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Uhuru storms KRA depot after city traders complain of delays – PHOTOS

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President Uhuru Kenyatta at the Inland Container Depot (ICD) in Embakasi on May 27, 2019. PHOTO | PSCU

President Uhuru Kenyatta on Monday morning made an impromptu visit to the Inland Container Depot (ICD) in Embakasi where seized containers are being stored.

The visit was prompted by complaints by traders whose goods have been confiscated.

The Kenya Revenue Authority (KRA) has been blamed for delays in clearing cargo at the port of Mombasa and the inland depot in Nairobi.

There are claims the situation has been compounded by KRA employees who are said to be on a go-slow to protest what they perceive as harassment of their colleagues.

The delays have been largely attributed to staff changes at KRA following interdiction of 75 officials who were linked to illegal cargo clearance and irregular issuance of tax compliance certificates.

According to transport players, the internal staff changes are negatively affecting movement of cargo at the port and ICD.

President Kenyatta was accompanied by Interior Cabinet Secretary Fred Matiang’i, Interior Principal Secretary Karanja Kibicho and heads of the multi-agency task force.

Two weeks ago, long distance transporters complained about increasing cost of doing business, attributing this to delay by KRA to provide cargo tracking seals.

The transporters said they were incurring demurrage charges as most of the containers had to stay longer in the yard while drivers are demanding pay for job not done.

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Earlier this month, Directorate of Criminal Investigations detective nabbed 41 suspects, who are part of the 75 officials interdicted by the KRA for being part of a tax evasion racket.

The 75 employees are said to have been aiding and abetting evasion of taxes by facilitating irregular clearance of cargo and executing fraudulent amendments of tax returns.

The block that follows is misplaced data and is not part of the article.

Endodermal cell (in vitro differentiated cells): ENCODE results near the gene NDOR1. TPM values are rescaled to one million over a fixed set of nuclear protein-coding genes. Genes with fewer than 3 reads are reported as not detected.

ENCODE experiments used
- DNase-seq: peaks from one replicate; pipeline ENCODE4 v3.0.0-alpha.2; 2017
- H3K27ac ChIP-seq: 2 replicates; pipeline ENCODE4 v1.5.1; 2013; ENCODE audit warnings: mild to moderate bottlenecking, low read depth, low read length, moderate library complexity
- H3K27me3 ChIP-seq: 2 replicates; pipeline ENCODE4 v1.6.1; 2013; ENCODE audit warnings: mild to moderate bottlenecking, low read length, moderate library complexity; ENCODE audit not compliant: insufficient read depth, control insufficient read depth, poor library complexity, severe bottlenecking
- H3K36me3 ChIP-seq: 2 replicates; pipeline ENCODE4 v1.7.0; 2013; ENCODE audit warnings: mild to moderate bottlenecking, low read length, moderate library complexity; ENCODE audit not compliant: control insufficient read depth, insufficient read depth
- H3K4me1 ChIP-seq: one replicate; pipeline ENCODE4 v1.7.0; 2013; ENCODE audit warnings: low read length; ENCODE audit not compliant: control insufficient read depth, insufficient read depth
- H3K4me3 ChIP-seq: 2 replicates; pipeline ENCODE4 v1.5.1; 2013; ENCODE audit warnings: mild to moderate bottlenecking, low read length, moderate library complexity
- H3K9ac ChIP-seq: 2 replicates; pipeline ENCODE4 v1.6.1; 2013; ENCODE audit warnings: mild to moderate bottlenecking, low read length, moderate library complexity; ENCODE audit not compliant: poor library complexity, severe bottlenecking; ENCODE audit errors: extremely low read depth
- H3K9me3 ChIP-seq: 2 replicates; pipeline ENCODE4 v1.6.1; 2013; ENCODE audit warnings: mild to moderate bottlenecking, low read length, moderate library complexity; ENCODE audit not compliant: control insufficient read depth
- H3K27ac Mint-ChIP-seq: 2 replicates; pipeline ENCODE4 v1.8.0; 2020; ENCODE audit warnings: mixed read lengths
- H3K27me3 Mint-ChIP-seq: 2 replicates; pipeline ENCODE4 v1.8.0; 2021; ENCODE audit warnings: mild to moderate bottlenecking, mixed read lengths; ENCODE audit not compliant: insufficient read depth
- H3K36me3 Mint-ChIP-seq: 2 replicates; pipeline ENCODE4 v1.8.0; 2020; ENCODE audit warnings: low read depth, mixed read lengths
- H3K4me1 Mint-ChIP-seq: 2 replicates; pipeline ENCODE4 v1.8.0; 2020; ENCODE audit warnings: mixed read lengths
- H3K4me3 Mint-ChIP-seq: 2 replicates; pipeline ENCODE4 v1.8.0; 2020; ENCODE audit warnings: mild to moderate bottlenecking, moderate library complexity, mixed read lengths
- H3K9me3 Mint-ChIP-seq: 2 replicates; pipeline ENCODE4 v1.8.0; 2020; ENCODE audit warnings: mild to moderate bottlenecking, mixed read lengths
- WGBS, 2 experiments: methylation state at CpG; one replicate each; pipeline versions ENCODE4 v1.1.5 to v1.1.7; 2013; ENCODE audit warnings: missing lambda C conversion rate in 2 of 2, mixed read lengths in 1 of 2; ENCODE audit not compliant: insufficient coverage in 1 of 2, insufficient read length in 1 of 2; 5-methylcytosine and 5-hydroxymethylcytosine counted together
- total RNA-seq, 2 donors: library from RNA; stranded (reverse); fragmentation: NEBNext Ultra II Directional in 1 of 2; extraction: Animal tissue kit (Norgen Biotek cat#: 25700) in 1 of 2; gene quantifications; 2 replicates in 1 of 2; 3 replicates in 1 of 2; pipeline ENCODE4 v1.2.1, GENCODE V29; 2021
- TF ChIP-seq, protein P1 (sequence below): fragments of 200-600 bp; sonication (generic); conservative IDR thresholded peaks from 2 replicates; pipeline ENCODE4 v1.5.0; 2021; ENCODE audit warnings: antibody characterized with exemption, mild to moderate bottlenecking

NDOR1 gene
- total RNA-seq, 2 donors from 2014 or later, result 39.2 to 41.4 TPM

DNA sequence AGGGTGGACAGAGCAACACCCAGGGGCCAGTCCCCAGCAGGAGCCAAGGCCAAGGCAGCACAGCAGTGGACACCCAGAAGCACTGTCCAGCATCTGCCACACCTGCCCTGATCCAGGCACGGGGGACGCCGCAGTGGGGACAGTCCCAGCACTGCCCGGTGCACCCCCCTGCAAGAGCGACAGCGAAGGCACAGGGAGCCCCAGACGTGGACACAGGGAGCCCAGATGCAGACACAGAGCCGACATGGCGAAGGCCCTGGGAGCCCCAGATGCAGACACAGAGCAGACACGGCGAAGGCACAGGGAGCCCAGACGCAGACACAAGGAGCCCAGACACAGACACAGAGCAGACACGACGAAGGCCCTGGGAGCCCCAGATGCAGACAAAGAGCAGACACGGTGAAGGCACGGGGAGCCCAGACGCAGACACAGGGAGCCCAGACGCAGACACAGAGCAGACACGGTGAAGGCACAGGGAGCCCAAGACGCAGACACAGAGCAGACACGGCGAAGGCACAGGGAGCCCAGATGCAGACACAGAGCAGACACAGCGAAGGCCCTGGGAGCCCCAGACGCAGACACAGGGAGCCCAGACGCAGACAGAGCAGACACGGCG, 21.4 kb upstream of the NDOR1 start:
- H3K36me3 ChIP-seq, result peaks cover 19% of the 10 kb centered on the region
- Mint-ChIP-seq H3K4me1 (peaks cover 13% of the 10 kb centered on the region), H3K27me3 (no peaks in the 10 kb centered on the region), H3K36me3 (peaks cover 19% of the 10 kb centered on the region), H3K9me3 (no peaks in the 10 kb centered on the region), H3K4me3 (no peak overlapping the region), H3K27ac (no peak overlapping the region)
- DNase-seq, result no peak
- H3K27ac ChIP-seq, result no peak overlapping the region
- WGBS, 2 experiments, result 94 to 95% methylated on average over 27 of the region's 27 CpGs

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Entertainment

Nigerian gospel singer Sinach welcomes first child at 46

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Nigerian gospel singer Osinachi Joseph popularly known as Sinach and her husband Pastor Joe Egbu have welcomed their first child after five years of marriage.

During the Love World International music and arts awards (LIMA) founder of Christ Embassy, Pastor Chris Oyakhilome announced the good news while presenting her with an award for the song of the year, There’s An Overflow.

An award that earned the 46-year-old 100, 000 dollars in prize money.

“Thank you for that song, we are all excited with what the Lord has done in your life, of course in the life of many others standing with you here we just love you. And I told them, you just had a baby! So, everybody got excited,” said Pastor Chris.

With over 200 songs to her name, Sinach got married to Joe Egbu, a Christ Embassy’s Pastor, in 2014.

She is globally recognized for several hit songs which include, ‘Way Maker’, ‘I Know Who I Am’, ‘Great Are you Lord’, ‘Rejoice’, ‘He did it Again’, ‘Precious Jesus’, ‘The Name of Jesus’, ‘This Is my Season’ and ‘Awesome God’,

Sinach recently hit over 1 million subscribers on her Youtube channel, making her the only female gospel artiste in Nigeria, and, by extension Africa to hit that landmark.

The worship leader together with Bishop David Oyedepo of Living Faith Church, Reinhard Bonnke of Christ For all Nations (CFAN), Bishop Dag Heward-Mills of Lighthouse International, Nick Vujicic and Winnie Byanyima, the Executive Director, Oxfam International among others made it to the list of 100 most reputable people on earth.

By SDE

READ ALSO:   VIDEO: Uhuru between a rock and a hard place over external debts
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Business

Student sues Equity Bank over song

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A university student who claims to have composed a popular song used by Equity Bank to promote its business has gone to court over a Sh10 million pledge, among other constitutional and fundamental reliefs.

Eric Obiero Nyadida, who was prosecuted at the instigation of the lender for forgery alongside his brother Geoffrey Nyadida Odongo then acquitted in October 2017 for lack of evidence, has urged the High Court to prohibit the bank from using the song to advertise its Wings to Fly education sponsorship project for bright but needy children.

Testifying before Justice Wilfrida Okwany, Mr Obiero said his rights were violated when he was locked up in a police cell with adults when he was 16.